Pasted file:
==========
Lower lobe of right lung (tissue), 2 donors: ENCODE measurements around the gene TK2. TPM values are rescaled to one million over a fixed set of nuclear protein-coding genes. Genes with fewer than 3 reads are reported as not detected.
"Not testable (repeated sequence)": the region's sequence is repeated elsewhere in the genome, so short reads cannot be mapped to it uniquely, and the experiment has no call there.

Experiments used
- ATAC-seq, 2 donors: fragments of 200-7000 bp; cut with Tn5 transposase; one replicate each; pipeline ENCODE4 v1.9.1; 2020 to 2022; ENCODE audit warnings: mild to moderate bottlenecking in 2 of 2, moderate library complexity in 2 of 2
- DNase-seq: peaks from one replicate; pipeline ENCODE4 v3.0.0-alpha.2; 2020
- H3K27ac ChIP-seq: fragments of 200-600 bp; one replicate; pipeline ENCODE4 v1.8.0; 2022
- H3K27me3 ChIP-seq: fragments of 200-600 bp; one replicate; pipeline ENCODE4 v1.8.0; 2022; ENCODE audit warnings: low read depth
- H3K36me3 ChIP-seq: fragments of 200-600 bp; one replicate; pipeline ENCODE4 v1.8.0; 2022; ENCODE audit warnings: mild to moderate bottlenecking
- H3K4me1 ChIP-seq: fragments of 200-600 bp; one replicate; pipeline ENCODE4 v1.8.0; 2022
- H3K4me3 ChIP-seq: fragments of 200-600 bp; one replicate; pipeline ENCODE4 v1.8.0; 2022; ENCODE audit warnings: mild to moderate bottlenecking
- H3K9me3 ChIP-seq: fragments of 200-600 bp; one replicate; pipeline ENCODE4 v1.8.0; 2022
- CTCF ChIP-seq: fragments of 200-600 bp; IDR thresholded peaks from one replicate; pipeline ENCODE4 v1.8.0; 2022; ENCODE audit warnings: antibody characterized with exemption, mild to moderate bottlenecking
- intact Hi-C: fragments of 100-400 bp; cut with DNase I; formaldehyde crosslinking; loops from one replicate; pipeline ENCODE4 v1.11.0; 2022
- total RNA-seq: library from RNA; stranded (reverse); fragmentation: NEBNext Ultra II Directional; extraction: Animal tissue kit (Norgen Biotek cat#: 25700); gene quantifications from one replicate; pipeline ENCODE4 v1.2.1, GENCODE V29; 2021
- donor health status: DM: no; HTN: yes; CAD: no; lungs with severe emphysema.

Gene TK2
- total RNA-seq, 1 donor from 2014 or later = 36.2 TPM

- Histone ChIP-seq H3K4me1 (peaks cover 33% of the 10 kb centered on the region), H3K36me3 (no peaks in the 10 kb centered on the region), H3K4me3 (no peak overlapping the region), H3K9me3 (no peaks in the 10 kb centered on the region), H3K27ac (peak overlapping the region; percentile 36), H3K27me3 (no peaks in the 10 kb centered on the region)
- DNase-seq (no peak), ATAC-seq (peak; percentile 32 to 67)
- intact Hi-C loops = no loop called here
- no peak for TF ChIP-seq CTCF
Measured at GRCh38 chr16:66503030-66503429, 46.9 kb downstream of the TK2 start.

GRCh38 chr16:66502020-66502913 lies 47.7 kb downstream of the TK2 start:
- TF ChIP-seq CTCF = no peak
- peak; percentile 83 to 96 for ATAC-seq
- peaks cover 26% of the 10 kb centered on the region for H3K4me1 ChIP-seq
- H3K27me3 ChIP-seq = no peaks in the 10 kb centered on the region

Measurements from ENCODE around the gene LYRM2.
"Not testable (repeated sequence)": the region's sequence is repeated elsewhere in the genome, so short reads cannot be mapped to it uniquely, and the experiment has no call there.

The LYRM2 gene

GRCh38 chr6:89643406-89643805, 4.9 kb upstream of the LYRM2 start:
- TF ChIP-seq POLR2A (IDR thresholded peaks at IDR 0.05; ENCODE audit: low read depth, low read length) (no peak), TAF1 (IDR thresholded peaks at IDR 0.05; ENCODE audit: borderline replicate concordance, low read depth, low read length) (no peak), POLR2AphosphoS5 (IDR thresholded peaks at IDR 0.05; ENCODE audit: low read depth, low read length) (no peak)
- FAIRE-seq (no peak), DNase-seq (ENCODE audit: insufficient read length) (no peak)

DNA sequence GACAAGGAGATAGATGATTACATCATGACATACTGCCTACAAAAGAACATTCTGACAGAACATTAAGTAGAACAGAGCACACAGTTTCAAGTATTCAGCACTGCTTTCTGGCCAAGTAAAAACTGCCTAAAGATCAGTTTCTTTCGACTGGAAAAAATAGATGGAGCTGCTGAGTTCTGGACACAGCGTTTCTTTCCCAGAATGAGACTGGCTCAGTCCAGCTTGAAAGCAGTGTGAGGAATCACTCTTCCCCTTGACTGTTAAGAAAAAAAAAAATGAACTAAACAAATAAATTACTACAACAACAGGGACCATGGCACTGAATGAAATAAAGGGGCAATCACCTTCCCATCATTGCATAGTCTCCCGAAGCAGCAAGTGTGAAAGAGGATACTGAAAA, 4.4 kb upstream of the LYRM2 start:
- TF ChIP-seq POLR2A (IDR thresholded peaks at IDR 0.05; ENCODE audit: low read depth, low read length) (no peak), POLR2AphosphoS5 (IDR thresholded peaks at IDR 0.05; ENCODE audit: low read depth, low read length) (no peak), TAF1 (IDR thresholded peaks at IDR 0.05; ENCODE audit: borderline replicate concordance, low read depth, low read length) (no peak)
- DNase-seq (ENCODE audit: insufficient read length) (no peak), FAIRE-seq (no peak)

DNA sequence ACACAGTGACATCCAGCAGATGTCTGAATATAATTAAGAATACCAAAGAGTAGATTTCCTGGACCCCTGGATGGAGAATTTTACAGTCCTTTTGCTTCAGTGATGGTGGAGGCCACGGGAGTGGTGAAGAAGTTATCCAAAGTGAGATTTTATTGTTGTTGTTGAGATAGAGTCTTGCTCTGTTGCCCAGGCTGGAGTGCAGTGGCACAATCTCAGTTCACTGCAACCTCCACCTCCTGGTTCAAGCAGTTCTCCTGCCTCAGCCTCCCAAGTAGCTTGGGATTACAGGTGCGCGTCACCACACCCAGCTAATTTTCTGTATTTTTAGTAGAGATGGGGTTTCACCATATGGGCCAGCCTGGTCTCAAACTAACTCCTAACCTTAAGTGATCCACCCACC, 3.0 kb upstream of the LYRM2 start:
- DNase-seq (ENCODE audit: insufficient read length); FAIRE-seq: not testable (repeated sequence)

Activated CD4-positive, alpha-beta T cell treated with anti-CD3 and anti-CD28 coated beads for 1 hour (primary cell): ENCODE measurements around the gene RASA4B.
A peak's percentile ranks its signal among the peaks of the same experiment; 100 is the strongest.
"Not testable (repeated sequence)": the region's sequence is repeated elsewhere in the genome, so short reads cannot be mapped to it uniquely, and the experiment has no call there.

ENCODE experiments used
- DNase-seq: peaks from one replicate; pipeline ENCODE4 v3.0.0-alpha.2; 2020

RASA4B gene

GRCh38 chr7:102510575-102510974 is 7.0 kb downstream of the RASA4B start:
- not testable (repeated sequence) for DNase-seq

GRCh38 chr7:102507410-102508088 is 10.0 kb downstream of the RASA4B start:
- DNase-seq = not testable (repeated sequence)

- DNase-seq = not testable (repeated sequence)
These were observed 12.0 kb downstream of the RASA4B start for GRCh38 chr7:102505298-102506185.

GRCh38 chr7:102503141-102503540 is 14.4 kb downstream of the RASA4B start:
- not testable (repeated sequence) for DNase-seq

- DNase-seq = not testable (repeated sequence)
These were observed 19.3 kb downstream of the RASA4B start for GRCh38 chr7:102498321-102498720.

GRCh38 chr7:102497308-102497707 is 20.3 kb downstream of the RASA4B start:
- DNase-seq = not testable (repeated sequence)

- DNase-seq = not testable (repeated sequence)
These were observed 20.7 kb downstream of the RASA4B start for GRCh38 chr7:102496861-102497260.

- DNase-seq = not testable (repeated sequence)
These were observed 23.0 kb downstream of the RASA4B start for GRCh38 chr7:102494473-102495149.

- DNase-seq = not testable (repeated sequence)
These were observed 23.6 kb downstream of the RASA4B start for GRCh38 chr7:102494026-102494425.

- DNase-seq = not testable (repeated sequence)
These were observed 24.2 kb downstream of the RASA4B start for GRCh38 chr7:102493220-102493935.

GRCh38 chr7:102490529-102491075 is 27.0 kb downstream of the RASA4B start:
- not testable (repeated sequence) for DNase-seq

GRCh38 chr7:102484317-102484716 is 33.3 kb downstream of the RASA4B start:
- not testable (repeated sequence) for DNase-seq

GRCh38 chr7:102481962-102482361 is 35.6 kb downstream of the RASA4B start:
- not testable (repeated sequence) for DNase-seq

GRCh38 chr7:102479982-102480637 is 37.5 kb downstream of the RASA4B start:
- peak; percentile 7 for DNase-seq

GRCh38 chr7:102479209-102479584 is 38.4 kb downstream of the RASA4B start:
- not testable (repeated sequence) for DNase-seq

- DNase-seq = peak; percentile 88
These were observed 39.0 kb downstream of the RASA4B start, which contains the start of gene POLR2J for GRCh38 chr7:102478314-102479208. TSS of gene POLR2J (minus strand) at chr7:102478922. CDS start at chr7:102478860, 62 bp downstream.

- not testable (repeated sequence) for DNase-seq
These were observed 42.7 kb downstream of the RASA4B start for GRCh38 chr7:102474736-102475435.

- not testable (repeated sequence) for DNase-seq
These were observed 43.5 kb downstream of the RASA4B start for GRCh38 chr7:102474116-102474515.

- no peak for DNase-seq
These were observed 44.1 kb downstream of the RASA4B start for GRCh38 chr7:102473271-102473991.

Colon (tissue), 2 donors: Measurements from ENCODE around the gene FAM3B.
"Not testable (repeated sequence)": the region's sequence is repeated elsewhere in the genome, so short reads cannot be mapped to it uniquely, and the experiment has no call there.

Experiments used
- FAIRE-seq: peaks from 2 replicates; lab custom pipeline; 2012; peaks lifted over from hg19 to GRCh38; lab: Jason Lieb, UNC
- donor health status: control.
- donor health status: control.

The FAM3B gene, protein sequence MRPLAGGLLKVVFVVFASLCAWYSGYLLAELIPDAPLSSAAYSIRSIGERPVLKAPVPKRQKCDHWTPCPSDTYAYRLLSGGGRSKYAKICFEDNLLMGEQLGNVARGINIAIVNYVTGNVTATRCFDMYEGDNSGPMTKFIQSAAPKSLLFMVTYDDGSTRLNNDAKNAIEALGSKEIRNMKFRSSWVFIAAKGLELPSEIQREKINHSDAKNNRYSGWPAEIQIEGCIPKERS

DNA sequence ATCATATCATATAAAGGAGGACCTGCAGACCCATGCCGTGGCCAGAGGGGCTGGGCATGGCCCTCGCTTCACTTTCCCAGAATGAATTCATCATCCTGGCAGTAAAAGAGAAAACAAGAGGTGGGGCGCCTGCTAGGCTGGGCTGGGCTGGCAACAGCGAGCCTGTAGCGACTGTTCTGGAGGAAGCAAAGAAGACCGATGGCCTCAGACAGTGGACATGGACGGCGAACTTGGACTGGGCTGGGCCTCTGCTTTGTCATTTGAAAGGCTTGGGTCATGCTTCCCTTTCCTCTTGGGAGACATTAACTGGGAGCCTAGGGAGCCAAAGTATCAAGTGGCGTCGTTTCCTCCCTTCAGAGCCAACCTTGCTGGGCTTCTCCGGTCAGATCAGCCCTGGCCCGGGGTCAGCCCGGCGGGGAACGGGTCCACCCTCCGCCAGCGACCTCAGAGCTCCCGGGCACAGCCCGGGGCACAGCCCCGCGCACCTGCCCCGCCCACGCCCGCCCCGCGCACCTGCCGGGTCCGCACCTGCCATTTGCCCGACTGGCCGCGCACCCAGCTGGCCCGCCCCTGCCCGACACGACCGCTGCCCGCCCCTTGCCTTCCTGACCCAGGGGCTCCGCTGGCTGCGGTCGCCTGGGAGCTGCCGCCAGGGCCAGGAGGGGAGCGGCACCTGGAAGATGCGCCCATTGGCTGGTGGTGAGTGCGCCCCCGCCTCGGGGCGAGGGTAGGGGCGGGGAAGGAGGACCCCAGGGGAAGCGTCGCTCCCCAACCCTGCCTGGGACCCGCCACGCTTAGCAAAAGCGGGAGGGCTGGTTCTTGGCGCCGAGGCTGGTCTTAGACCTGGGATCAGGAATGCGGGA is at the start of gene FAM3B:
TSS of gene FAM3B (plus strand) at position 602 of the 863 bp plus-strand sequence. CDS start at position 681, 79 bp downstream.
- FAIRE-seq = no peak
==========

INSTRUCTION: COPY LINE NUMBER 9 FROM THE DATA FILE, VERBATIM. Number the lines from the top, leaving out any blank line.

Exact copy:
- H3K4me1 ChIP-seq: fragments of 200-600 bp; one replicate; pipeline ENCODE4 v1.8.0; 2022